The Future Is Here
We may earn a commission from links on this page

Me @ the Zoo: An Intimate Portrait of Chris Crocker, Viral Video Blogger and Britney Apologist

We may earn a commission from links on this page.

Raised by his grandparents, a working-class Pentecostal couple from Tennessee who believed the Internet "turned [him] gay", Chris Crocker was just 19-years-old when went a series of videos he'd posted to Youtube ("Leave Britney Alone!") went viral, turning him into an instant Internet sensation.

"The first thing I did in 5th grade, when I got the internet, was look up pictures of Britney Spears—or what was supposed to be Britney Spears," says Chris, "but it wasn't really Britney."

At age 14, faced with threats of violence and harassment, Chris left his public middle school in favor of home schooling, a safer option. Around this time, he began recording and posting his videos to the web.

"It was my way of defending myself against the people in my home town, without having to fight back physically," explains Chris. "It just erupted onto the camera screen."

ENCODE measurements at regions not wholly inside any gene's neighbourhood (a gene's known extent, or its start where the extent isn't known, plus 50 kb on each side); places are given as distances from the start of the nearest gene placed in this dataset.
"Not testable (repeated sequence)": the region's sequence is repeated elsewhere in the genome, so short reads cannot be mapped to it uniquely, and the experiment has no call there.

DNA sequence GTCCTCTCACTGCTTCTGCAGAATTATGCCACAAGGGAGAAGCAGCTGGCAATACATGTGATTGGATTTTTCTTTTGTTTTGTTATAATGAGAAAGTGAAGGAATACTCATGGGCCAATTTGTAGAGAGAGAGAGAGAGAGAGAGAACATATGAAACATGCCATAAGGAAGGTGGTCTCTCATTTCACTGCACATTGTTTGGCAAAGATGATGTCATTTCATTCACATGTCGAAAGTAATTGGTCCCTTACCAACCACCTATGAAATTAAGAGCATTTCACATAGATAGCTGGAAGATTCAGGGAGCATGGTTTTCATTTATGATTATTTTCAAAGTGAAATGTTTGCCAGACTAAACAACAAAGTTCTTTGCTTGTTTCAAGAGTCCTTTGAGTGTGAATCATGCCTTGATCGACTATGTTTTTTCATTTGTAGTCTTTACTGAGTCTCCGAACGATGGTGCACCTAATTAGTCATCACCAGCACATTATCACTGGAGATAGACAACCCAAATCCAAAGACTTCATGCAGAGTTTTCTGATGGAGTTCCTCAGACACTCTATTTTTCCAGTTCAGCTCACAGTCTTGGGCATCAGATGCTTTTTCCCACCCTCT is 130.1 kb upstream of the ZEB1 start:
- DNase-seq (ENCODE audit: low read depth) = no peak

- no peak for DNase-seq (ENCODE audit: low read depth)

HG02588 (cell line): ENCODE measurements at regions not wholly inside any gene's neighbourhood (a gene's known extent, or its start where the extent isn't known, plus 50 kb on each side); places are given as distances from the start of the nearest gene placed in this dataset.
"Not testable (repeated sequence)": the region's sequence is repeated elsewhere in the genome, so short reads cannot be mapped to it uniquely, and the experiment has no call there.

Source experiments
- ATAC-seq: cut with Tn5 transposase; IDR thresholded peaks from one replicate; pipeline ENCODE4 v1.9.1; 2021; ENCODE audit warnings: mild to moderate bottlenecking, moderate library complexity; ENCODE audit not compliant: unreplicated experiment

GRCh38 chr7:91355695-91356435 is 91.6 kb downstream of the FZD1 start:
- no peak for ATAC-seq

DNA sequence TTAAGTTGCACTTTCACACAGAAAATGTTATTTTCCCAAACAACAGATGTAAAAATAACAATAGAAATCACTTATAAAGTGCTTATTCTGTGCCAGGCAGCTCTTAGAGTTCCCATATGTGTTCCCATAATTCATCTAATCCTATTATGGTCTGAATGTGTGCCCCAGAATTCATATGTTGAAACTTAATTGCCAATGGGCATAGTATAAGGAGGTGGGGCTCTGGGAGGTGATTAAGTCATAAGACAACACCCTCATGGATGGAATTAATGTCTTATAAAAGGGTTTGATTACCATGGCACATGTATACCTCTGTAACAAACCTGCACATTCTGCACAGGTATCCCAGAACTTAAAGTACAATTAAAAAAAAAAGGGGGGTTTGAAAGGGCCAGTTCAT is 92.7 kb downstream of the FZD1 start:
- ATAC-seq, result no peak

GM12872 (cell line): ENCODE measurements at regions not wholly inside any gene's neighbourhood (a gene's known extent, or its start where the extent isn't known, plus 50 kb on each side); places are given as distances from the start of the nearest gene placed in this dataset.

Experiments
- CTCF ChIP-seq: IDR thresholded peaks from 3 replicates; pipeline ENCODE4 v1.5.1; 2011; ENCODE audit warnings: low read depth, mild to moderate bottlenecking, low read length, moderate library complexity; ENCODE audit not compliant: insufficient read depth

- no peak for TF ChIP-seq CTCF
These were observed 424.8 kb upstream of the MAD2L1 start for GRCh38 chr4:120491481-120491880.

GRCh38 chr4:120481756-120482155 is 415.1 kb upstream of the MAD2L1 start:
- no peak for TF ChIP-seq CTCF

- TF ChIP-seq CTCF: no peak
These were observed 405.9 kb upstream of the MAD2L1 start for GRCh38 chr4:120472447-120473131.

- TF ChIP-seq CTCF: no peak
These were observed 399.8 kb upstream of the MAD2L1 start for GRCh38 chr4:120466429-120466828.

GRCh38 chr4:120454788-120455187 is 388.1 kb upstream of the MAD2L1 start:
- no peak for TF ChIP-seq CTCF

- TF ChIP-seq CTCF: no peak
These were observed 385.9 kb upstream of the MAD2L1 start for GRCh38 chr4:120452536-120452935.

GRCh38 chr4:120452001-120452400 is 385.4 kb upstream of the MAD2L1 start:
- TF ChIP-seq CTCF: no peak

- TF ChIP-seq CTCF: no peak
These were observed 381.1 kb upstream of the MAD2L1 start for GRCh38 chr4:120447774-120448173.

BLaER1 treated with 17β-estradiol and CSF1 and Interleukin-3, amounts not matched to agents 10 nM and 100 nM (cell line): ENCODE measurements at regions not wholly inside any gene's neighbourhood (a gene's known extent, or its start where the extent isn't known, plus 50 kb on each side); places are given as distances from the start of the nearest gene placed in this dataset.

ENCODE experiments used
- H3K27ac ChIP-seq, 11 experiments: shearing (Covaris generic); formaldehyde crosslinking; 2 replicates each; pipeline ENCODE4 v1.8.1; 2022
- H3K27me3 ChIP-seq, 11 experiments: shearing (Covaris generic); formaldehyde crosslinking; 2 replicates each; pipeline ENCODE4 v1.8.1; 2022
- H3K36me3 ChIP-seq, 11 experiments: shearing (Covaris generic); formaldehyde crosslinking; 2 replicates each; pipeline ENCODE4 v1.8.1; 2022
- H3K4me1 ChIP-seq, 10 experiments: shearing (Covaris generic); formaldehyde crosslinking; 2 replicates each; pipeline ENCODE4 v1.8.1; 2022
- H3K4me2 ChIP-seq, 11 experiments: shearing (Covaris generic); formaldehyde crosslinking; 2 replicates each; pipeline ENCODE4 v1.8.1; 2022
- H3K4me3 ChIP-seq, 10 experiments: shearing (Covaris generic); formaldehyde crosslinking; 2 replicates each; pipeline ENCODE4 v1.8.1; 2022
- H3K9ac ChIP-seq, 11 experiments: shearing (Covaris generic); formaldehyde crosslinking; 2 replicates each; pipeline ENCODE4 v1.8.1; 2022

With his video "This & That", Chris got his first taste of viral fame. Parody videos were recorded and posted on Myspace and Youtube. He started receiving thousands upon thousands of friend requests, on a daily basis. And the video's view count was steadily growing at an exponential rate.

"I didn't get it first. I thought 'Is someone spamming my Myspace? What's happening," he explains of the initial shock. "Then I realized that everyone was talking about the video, and I looked at the Myspace video chart, and it was the No. 1 played video."


In 6 months, that video got 8 million hits. And so it began.

Me @ the Zoo (which borrows its name from the first video ever uploaded to Youtube) is first documentary about the emergence of one of the Internet's most celebrated viral video bloggers. But it is also a story about a queer kid from a hillbilly town who, rejected by his peers, sought solace online—paving the way for the innumerable similarly disenfranchised, who today turn to Youtube as both diary and friend.

Bonus: archival footage of Katie Couric and the rest of the Today Show cast wondering aloud, on air, what the "@" symbol stands for. ("See, I thought it was for about," says Couric. Then: "Alison, can you explain what the Internet is?") [HBOGo]